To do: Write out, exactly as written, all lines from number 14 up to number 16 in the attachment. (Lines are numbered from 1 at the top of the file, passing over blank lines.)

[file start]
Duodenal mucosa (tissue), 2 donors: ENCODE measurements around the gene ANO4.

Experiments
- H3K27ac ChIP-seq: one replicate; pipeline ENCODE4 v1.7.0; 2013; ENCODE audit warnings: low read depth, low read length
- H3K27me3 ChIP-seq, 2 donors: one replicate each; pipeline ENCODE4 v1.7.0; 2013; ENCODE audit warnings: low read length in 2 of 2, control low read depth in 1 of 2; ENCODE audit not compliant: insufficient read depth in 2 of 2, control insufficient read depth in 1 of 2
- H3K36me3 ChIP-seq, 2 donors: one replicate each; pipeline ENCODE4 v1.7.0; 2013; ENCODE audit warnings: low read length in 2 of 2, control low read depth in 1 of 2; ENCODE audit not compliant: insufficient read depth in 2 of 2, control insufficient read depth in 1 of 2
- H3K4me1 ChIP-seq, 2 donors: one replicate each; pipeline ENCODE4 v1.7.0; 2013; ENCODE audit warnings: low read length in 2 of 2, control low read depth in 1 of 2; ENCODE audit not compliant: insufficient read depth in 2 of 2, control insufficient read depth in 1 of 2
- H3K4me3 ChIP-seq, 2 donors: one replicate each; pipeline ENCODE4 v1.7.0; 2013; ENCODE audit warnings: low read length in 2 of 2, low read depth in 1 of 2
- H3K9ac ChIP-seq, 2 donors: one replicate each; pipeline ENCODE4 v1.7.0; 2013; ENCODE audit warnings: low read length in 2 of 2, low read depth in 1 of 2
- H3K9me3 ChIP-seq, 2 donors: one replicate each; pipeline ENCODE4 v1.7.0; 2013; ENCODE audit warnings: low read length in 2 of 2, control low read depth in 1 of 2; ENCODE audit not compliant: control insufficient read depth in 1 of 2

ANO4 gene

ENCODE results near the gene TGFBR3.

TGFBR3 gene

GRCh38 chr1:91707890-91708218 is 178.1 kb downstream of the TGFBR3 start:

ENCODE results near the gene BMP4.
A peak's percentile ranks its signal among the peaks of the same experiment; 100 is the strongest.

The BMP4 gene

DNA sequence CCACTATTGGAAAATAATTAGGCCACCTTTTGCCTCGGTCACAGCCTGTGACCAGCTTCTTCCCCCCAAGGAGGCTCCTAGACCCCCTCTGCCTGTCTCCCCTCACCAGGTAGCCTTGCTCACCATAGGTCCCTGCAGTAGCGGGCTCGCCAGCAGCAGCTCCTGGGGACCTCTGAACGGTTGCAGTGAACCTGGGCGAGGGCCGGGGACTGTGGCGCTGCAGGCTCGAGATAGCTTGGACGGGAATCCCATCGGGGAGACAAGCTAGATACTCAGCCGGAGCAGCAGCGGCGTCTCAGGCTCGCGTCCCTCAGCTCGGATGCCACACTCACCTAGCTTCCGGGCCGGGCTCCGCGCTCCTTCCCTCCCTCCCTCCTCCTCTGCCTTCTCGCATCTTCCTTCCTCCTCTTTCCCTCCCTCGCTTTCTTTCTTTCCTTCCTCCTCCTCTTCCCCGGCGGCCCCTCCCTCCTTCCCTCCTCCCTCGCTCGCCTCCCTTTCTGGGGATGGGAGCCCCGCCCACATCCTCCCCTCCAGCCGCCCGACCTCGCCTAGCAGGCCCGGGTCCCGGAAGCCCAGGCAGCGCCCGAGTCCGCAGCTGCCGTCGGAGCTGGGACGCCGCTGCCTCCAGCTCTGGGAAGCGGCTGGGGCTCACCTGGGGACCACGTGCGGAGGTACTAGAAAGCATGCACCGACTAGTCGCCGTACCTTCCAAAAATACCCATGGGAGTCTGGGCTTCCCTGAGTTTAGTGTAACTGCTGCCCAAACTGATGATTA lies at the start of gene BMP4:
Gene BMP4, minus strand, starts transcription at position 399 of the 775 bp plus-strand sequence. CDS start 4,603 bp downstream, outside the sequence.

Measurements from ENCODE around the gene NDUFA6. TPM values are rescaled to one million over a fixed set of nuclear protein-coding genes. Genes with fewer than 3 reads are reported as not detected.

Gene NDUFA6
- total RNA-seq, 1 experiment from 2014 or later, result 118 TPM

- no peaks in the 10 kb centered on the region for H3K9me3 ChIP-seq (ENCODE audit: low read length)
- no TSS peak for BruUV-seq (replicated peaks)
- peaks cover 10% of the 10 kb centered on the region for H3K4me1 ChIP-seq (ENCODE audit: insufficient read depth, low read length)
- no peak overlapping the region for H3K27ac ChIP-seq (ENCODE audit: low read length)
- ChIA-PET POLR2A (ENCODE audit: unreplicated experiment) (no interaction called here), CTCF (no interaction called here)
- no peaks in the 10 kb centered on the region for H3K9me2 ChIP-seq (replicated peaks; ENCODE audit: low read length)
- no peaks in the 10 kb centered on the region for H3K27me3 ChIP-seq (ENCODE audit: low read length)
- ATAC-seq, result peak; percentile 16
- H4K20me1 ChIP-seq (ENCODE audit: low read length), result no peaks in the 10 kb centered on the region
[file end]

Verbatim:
ENCODE results near the gene BMP4.
A peak's percentile ranks its signal among the peaks of the same experiment; 100 is the strongest.

The BMP4 gene